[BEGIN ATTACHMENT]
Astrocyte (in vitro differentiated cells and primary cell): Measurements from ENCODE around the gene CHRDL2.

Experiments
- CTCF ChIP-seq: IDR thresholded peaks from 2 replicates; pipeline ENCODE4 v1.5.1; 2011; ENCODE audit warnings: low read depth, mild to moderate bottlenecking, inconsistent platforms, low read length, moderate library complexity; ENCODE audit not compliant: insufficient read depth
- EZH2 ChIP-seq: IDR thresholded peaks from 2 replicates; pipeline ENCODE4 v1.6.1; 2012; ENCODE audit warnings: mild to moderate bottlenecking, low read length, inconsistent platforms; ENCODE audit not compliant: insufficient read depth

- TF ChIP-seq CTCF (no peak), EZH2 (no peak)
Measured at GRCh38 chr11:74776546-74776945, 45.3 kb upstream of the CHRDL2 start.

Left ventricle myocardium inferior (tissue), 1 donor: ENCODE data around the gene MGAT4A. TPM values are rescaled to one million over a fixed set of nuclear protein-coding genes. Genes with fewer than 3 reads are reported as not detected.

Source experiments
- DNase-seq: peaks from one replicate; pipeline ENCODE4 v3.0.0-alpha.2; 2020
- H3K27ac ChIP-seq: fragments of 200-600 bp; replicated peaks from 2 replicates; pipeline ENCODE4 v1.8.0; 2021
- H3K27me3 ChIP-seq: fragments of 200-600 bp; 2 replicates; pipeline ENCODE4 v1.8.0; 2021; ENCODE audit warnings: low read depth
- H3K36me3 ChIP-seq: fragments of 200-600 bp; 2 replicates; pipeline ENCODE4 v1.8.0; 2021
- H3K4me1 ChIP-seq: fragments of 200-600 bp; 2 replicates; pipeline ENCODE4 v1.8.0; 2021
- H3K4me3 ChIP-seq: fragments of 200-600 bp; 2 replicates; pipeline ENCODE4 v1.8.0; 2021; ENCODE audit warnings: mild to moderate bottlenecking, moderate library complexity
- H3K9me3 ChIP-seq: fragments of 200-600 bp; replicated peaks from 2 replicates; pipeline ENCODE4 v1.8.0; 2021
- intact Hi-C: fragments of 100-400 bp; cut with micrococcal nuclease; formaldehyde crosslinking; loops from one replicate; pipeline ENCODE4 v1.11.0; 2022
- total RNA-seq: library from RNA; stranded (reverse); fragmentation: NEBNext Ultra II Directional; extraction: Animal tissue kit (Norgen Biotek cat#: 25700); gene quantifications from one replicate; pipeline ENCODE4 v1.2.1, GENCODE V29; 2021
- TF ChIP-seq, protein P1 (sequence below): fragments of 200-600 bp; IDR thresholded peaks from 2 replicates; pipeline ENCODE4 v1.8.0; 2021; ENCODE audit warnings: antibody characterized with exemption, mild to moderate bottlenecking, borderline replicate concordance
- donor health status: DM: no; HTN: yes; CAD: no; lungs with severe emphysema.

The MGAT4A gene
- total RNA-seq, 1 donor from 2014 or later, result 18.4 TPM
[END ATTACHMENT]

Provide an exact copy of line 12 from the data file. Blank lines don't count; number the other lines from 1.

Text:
- H3K36me3 ChIP-seq: fragments of 200-600 bp; 2 replicates; pipeline ENCODE4 v1.8.0; 2021